Shares of Life Insurance Corporation of India fell for the ninth consecutive session on June 10 as investors remained jittery over further selling pressure on the counter ahead of the end of the lock-in period for anchor investors in the company’s initial public offering.
The lock-in period for anchor investors is to end on June 13, which will allow such investors to sell their existing shares in the market.
The stock might see some selling pressure in today’s (June 13’s) trade.
Also Read: Why I gave the LIC IPO a miss
Prior to the life insurance giant’s IPO, anchor investors bought 59.3 million shares of the company at issue price of Rs 949 per share. The anchor investors, majority of whom were domestic mutual funds, are currently sitting on losses of more than 25 percent on their holding of the company.
Among the major investors who had participated in the IPO include Government of Singapore, SBI Mutual Fund, HDFC Mutual Fund and Axis Mutual Fund.
Domestic mutual funds were the heavy buyers in the public issue, which has had a disastrous start to life in the public market. As many as 99 schemes bought LIC’s shares worth Rs 4,000 crore in the anchor issue.
Overall, sentiment for the company has turned adverse with some brokerages suggesting that the company will continue to languish as the company faces challenges to scale-up its non-participatory policy business and its ongoing market volatility hurts its embedded value.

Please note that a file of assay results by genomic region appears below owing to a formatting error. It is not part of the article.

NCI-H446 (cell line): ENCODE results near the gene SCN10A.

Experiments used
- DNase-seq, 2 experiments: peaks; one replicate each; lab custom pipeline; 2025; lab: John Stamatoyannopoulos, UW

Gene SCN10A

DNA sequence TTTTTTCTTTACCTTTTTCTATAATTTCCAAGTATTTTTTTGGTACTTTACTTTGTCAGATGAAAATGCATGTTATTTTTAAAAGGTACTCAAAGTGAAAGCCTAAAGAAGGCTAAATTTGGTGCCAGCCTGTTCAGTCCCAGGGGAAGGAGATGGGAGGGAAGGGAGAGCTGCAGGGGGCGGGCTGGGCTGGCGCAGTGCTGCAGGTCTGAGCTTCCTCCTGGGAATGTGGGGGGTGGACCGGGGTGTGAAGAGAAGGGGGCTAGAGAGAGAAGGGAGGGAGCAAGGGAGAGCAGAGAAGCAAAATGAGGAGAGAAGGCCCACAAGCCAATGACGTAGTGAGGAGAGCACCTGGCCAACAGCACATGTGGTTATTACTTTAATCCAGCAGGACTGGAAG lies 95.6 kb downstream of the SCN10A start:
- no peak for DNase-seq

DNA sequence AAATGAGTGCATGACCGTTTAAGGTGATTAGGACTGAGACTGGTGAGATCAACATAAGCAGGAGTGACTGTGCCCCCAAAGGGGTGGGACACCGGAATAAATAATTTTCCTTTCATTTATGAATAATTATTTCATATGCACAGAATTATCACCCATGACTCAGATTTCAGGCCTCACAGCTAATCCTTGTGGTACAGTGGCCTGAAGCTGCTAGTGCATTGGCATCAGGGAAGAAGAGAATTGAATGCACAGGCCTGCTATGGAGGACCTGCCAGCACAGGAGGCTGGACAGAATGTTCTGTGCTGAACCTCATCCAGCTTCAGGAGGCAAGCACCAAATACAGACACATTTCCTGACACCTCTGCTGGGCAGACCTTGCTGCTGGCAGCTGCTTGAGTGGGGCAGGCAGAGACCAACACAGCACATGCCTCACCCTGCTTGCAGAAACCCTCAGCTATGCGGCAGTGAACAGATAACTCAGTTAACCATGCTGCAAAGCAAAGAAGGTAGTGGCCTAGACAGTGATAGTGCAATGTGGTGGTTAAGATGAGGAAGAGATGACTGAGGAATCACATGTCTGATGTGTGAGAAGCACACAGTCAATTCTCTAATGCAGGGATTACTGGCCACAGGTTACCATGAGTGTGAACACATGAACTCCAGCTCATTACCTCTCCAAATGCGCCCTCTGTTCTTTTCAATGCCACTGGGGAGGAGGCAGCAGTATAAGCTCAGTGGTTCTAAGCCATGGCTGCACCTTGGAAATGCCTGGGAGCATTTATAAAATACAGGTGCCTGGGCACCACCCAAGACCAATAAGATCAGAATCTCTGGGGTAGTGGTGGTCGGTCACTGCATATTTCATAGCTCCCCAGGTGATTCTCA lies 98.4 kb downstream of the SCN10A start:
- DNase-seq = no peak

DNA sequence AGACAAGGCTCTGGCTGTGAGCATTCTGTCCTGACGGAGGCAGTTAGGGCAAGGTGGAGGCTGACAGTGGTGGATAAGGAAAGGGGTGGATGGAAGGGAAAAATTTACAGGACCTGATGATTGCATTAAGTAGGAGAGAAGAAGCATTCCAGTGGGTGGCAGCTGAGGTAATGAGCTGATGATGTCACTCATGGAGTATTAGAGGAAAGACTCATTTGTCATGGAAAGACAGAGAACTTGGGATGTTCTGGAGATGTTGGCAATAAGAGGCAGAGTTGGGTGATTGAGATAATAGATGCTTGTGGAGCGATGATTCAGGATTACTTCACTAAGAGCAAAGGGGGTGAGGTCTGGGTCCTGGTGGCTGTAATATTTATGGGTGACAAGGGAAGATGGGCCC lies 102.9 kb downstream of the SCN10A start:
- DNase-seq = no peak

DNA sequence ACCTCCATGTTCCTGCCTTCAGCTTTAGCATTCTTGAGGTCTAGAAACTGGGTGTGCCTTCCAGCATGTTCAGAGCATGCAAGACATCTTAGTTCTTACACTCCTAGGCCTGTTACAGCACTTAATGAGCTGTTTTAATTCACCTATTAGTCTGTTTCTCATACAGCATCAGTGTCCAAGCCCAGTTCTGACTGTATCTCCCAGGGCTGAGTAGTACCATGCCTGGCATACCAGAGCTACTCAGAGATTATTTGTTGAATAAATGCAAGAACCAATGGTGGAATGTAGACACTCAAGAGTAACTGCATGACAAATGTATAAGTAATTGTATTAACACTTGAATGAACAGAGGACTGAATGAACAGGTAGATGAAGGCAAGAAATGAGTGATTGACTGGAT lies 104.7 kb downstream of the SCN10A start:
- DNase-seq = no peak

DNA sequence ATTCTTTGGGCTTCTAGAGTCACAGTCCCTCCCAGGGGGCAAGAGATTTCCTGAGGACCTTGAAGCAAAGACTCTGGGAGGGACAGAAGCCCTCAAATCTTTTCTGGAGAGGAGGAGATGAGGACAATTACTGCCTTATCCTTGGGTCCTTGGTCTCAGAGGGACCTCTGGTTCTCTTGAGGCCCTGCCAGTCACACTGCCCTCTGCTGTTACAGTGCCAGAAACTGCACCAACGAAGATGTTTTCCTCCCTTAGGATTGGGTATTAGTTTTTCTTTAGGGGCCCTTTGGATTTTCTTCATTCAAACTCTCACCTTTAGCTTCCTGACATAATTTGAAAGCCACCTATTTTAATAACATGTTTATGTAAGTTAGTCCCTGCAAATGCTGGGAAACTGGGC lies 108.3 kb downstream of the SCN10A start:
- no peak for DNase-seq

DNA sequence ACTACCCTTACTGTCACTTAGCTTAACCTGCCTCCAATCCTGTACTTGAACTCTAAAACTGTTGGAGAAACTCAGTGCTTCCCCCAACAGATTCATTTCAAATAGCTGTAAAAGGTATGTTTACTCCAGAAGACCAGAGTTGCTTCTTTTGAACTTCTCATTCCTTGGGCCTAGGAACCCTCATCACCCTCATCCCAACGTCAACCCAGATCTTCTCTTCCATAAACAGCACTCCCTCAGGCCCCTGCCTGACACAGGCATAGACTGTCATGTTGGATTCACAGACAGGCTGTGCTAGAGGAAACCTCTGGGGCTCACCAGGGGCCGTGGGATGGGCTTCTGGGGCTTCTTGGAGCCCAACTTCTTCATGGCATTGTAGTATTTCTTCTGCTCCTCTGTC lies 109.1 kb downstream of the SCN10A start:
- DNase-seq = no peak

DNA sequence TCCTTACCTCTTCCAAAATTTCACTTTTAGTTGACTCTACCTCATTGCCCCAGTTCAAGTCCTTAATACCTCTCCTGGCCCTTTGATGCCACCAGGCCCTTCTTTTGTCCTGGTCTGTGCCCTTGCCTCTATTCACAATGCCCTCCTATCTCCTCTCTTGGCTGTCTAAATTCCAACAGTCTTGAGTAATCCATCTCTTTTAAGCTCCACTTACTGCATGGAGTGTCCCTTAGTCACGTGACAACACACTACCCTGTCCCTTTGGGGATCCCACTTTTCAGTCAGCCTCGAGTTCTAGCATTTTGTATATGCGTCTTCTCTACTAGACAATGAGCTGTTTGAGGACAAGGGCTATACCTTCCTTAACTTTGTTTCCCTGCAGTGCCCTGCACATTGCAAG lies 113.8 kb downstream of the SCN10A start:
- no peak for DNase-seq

“Inherent volatility in Embedded Value (EV) is another big challenge given a substantial portion of EV constitutes marked-to-market (MTM) unrealised equity gains,” brokerage firm Macquarie Capital India said in a recent note.
Macquarie had initiated coverage on the stock with a ‘neutral’ rating and a price target of Rs 1,000.
Brokerage firm Emkay Global Financial initiated coverage on the life insurance company’s stock with a ‘hold’ rating aand a price target of Rs 875 suggesting that LIC’s large size may be its biggest drawback.
“While we appreciate LIC’s market-leading position and comfortable valuations, we prefer private sector peers that have better growth, profitability and therefore higher RoEV prospects,” Emkay Global had said earlier this month.
The company’s March quarter earnings also did little to boost sentiment as net profit in the March quarter fell 17 percent on-year to Rs 2,409 crore while total income grew 11 percent.
At 10:12 am, shares of LIC were down 1.1 percent at Rs 713.55 after hitting a new all-time low of Rs 710 on the National Stock Exchange.
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